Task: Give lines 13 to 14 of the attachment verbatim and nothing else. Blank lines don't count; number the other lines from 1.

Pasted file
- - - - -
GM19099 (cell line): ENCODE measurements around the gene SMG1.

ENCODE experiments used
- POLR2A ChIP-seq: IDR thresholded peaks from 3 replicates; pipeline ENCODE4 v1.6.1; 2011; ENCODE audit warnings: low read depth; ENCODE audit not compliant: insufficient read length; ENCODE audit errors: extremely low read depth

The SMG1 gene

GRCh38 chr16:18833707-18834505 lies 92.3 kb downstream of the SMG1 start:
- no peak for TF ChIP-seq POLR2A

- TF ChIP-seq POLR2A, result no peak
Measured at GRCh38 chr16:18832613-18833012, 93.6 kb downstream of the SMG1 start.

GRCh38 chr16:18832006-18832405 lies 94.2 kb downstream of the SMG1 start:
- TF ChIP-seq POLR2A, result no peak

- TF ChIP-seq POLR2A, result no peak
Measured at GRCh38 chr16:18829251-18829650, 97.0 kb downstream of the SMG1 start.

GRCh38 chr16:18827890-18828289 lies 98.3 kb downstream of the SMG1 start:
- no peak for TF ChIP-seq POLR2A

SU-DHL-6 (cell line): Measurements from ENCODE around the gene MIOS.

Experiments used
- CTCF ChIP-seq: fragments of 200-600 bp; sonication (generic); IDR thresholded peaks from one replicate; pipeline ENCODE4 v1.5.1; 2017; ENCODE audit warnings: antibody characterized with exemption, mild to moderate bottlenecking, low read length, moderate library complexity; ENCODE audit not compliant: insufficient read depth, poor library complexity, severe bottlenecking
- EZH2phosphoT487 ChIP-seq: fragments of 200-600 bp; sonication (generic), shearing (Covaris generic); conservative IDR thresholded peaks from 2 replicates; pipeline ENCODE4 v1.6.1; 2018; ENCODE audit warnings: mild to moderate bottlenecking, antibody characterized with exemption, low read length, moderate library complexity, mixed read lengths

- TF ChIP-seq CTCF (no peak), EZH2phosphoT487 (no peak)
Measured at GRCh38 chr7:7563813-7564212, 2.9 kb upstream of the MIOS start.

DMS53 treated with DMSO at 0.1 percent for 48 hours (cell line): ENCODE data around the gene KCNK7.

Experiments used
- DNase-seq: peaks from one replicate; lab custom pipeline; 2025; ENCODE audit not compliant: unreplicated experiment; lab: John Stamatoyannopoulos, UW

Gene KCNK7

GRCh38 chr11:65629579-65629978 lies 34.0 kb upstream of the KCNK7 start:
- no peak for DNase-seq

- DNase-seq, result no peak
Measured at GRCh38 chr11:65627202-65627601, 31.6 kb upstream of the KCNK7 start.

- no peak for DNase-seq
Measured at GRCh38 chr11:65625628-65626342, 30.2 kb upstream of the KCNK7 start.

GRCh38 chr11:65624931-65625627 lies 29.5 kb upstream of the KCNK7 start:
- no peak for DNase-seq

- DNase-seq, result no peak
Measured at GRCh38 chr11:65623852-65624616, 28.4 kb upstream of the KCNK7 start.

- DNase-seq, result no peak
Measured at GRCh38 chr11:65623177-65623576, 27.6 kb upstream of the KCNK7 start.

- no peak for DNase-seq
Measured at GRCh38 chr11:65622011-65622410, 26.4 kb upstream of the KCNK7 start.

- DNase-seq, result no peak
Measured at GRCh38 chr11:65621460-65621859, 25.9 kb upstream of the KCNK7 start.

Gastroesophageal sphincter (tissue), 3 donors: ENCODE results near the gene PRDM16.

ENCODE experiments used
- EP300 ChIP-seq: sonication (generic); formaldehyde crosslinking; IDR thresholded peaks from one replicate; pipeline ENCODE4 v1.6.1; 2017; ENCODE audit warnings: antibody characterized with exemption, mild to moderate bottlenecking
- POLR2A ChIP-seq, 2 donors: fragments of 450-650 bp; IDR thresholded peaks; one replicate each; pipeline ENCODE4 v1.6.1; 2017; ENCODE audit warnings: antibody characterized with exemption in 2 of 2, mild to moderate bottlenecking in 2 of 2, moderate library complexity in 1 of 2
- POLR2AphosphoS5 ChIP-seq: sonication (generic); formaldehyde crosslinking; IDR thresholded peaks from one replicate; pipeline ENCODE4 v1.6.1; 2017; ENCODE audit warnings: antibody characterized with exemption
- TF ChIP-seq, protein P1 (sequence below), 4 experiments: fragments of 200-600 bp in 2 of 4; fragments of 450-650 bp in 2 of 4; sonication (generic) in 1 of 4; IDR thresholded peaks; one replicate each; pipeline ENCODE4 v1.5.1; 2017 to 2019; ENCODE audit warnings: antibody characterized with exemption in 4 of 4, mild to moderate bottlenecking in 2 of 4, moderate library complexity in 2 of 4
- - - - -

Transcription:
GRCh38 chr16:18827890-18828289 lies 98.3 kb downstream of the SMG1 start:
- no peak for TF ChIP-seq POLR2A